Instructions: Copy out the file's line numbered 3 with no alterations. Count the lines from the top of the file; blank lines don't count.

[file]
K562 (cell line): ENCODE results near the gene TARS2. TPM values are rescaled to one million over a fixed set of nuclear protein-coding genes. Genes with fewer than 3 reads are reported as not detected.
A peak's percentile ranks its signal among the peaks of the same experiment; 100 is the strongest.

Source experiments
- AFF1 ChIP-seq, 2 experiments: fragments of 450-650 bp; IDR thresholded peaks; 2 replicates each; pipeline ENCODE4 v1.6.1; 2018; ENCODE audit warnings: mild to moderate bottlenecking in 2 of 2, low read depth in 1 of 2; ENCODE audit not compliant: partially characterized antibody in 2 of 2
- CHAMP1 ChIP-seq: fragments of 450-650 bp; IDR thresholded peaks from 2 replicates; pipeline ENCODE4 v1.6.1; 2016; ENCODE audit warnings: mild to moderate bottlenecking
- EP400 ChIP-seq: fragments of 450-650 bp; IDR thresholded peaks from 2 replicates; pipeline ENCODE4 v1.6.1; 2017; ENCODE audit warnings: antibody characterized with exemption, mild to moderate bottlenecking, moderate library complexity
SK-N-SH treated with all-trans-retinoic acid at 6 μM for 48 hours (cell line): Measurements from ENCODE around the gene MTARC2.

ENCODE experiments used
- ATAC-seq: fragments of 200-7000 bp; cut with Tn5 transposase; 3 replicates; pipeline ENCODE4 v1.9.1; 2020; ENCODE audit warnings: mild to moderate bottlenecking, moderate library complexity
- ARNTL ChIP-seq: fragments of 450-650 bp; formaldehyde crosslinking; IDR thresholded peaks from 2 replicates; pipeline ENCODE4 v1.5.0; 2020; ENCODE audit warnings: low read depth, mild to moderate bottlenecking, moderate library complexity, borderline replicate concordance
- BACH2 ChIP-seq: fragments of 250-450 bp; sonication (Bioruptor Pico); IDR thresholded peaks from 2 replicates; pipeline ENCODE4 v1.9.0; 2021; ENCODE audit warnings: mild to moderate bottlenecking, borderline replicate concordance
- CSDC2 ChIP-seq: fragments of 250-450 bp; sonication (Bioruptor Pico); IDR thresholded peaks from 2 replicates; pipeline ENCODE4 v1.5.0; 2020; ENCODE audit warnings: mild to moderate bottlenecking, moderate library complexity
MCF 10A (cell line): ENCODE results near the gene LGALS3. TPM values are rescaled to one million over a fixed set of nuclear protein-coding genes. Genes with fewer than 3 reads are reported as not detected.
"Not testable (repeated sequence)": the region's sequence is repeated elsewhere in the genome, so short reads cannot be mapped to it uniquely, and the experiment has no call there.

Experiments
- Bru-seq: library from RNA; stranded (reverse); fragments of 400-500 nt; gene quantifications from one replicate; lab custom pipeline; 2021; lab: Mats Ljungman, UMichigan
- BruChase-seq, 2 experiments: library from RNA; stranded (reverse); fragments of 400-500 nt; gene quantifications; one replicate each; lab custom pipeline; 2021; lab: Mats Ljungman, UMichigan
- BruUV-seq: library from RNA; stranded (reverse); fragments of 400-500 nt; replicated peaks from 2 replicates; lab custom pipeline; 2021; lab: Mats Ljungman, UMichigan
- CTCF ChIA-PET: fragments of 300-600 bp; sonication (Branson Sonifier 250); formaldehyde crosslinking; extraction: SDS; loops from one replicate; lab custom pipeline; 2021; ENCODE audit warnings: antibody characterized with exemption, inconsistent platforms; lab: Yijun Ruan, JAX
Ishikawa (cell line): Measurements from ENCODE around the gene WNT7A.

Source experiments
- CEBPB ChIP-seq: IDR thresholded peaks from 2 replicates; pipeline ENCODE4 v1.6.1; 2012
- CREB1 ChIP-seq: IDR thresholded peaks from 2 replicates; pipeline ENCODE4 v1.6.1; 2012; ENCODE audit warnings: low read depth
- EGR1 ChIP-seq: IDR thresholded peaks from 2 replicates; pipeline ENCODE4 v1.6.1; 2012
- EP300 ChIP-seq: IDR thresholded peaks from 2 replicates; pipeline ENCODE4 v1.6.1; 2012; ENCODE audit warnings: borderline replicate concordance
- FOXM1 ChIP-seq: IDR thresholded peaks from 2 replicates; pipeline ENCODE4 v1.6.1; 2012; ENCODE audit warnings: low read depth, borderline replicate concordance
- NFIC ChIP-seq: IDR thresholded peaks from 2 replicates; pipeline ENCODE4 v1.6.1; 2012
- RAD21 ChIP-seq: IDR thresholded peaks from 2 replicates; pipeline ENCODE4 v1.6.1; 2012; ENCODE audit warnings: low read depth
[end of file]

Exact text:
Source experiments